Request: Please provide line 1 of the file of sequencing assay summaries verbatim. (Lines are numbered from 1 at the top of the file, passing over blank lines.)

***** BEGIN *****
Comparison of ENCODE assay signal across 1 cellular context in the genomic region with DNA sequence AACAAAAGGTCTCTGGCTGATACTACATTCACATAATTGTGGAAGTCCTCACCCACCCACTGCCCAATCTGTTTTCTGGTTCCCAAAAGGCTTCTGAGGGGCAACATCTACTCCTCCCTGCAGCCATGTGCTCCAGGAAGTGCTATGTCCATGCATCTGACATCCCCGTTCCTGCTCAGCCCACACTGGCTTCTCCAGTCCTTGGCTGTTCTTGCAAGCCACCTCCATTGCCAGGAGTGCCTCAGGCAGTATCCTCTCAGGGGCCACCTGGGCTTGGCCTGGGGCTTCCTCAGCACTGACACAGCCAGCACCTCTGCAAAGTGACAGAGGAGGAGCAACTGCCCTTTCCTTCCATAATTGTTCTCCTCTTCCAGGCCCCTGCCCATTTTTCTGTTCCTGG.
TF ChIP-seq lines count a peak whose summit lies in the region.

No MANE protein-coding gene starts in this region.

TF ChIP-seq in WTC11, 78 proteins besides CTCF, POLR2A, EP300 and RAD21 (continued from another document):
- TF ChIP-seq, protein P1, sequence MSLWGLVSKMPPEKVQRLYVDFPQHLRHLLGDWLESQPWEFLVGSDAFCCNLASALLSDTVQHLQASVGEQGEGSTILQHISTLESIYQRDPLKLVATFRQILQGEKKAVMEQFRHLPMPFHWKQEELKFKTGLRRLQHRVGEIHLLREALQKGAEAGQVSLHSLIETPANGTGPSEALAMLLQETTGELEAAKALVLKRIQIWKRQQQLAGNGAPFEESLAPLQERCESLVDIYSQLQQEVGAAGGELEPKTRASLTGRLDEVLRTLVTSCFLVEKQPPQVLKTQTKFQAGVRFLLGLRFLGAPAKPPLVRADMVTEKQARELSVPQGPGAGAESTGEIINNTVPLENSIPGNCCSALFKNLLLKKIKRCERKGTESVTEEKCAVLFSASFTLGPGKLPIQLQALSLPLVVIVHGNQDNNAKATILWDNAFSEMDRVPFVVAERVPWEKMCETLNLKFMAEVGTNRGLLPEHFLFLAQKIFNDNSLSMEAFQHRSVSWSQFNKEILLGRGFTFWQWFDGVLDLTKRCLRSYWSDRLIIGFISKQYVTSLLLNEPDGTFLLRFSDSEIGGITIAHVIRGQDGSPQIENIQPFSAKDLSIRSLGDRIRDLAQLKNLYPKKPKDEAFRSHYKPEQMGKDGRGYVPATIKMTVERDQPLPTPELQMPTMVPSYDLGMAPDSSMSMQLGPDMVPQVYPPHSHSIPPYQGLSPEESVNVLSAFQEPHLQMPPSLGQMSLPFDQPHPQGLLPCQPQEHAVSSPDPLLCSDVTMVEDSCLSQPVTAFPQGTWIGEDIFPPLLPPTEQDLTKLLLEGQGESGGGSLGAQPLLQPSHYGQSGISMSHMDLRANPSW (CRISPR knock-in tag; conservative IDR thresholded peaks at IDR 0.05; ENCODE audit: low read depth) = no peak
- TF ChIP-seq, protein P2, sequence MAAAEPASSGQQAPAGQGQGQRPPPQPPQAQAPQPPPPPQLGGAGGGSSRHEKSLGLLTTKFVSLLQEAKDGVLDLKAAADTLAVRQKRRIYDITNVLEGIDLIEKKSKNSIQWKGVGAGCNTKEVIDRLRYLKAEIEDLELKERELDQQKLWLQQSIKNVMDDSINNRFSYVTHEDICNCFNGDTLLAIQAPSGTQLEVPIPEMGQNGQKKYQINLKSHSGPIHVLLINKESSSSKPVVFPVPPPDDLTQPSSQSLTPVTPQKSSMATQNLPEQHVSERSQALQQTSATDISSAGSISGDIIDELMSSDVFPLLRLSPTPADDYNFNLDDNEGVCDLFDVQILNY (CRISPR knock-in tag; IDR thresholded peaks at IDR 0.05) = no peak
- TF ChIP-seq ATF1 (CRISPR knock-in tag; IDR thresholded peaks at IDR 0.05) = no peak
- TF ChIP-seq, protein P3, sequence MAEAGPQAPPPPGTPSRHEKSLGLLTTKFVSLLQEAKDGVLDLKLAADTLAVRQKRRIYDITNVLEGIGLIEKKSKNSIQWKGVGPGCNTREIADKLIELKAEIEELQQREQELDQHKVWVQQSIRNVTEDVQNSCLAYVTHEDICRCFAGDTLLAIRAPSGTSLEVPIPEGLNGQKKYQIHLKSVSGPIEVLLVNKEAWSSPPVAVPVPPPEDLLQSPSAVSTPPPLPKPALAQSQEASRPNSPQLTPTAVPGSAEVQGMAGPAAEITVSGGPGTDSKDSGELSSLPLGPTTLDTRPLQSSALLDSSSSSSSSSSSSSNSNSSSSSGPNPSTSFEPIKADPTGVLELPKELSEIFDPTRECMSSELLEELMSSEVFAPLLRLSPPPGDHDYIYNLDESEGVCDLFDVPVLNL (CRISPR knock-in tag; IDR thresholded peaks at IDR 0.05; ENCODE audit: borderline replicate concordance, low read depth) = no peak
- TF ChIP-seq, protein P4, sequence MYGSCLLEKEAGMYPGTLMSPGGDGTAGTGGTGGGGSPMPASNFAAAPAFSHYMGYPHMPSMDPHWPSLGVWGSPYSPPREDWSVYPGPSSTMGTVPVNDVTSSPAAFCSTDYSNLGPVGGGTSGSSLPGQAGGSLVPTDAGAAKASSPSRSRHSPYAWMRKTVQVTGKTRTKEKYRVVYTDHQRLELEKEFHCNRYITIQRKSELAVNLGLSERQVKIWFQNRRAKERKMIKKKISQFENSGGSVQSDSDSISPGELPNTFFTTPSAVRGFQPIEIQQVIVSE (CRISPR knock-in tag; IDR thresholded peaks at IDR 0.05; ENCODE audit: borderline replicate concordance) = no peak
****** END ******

Comparison of ENCODE assay signal across 1 cellular context in the genomic region with DNA sequence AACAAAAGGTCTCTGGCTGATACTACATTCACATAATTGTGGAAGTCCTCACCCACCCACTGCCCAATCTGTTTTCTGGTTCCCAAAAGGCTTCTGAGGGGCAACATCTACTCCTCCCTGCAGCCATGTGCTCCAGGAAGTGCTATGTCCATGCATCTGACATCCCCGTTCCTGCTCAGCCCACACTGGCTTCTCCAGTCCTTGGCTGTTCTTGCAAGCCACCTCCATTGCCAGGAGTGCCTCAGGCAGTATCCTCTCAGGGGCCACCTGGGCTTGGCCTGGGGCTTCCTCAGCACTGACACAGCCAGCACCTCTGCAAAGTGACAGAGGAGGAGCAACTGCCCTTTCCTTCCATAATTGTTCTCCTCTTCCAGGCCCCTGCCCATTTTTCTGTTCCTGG.